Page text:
A 500-year-old wooden box which was uncovered in a perfectly preserved state when a glacier in Norway melted contains the remains of a beeswax candle used to help Vikings find their farms, archaeologists have announced.
Archaeologists removed the tight lid of the pine box with the leather straps, uncovered in Norway’s Lendbreen ice patch, discovering the candle that was essential to Vikings hundreds of years ago.
The team suggests the box – which was first uncovered in 2019 – was used to transport the long candles that were used by Vikings to light the path between their main farm and summer farm.
The Lendbreen ice patch has become a sought out destination for archaeologists since 2011, when teams discovered thousands of artifacts sticking out from the melting Norwegian glacier.
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Melting glaciers in Norway’s Lendbreen ice patch have revealed an ancient wooden box that has been sealed for up to 500 years and archaeologists have opened the lid, revealing remains of beeswax candles
At first, the team thought it was a tinderbox that was lost accidently in the pass, but a further analysis proved otherwise, The History Blog reports.
‘It is radiocarbon-dated to AD 1475-1635, so 400-500 years old,’ glacial archaeologists from the Secrets of the Ice team shared in a statement.
‘The content of the box was analyzed at the Museum of Cultural History in Oslo: We were in for a big surprise – the content is beeswax!
‘What we are seeing inside the box is very likely the remains of a beeswax candle.’
The team suggests the box was used to transport the long candles that were used by Vikings to light the path between their main farm and summer farm
Climate change is creating a valuable archaeological in Norway, which was an ancient passageway used by Vikings for thousands of years and littered with forgotten artifacts. The Lendbreen ice patch has produced more than 6,000 artifacts since archaeologists began investigating the area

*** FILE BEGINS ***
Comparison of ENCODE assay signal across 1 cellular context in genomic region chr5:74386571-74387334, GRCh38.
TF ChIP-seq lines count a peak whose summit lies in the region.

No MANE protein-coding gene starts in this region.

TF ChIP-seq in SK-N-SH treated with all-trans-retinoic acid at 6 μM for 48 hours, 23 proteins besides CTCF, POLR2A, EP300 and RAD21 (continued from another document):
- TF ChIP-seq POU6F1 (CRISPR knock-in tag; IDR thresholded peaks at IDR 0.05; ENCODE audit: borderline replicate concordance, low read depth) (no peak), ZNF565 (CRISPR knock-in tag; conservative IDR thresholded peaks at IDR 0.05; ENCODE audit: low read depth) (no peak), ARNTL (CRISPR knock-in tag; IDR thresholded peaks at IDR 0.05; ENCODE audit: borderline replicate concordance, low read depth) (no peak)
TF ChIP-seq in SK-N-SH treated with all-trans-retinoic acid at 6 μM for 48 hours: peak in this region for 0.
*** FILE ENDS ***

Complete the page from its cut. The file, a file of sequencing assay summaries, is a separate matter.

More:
Candle boxes were a common item among Vikings that were used to house expensive beeswax candles as Vikings made their travels to different farms.
The melting glaciers, brought on by climate change, is creating a valuable archaeological site in Norway, which was an ancient passageway used by Vikings for thousands of years and littered with forgotten artifacts.
The Lendbreen ice patch has produced more than 6,000 artifacts since archaeologists began investigating the area.
Last November, teams unearthed nearly 70 arrow shafts, plus shoes, textiles and reindeer bones on a mountainside in Jotunheimen, about 240 miles from Oslo.
Last November, teams unearthed nearly 70 arrow shafts, plus shoes, textiles and reindeer bones on a mountainside in Jotunheimen, about 240 miles from Oslo
Clothes, tools, equipment and animal bone have also been found by a team in Norway’s mountainous region. Pictured is an ancient snow shoe
Based on radiocarbon dating, the oldest arrows are from around 4100 BC, with the most recent dating from 1300 AD.
Clothes, tools, equipment and animal bone have also been found by a team in Norway’s mountainous region, according to the journal Antiquity.
Researchers collected a haul of more than 100 artefacts at the site includes horseshoes, a wooden whisk, a walking stick, a wooden needle, a mitten and a small iron knife.
Although a warming world is revealing these extraordinary relics, archaeologists are in a race against time because the ice is what is keeping them preserved.
Archaeologist Regula Gubler told AFP in October 2020: ‘It is a very short window in time. In 20 years, these finds will be gone and these ice patches will be gone.’
‘It is a bit stressful.’
She explained that materials like leather, wood, birch bark and textiles can be destroyed by erosion.
And the only reason they have stayed preserved is because of the ice.
THE VIKING AGE LASTED FROM AROUND 700–1110 AD
The Viking age in European history was from about 700 to 1100 AD.
During this period many Vikings left their homelands in Scandinavia and travelled by longboat to other countries, like Britain and Ireland.
When the people of Britain first saw the Viking longboats they came down to the shore to welcome them.
However, the Vikings fought the local people, stealing from churches and burning buildings to the ground.
The people of Britain called the invaders ‘Danes’, but they came from Norway and Sweden as well as Denmark.
The name ‘Viking’ comes from a language called ‘Old Norse’ and means ‘a pirate raid’.
The first Viking raid recorded in the Anglo-Saxon Chronicle was around 787 AD.
It was the start of a fierce struggle between the Anglo-Saxons and the Vikings.